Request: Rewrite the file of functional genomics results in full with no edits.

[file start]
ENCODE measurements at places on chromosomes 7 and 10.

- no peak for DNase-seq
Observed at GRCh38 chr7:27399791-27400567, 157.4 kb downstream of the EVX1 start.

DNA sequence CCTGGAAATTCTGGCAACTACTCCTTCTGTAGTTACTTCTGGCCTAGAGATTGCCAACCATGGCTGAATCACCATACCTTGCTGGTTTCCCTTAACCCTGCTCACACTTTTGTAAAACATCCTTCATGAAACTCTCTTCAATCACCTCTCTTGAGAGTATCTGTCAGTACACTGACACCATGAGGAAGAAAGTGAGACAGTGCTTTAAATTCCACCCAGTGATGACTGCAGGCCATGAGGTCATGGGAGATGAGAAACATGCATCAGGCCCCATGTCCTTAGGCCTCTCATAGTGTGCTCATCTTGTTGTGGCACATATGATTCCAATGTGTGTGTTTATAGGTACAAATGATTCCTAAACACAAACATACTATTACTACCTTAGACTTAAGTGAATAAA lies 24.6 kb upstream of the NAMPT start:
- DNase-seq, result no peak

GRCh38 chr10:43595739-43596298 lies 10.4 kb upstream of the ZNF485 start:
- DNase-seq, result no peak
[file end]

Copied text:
ENCODE measurements at places on chromosomes 7 and 10.

- no peak for DNase-seq
Observed at GRCh38 chr7:27399791-27400567, 157.4 kb downstream of the EVX1 start.

DNA sequence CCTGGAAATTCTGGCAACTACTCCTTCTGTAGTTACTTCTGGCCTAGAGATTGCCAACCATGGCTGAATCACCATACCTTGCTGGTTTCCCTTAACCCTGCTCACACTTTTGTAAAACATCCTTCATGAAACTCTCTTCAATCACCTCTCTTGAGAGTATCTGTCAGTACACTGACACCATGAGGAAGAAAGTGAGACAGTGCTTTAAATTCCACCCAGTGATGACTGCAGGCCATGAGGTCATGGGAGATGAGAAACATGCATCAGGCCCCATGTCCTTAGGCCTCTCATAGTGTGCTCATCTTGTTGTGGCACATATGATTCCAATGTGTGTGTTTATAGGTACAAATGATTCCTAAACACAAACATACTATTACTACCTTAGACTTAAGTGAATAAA lies 24.6 kb upstream of the NAMPT start:
- DNase-seq, result no peak

GRCh38 chr10:43595739-43596298 lies 10.4 kb upstream of the ZNF485 start:
- DNase-seq, result no peak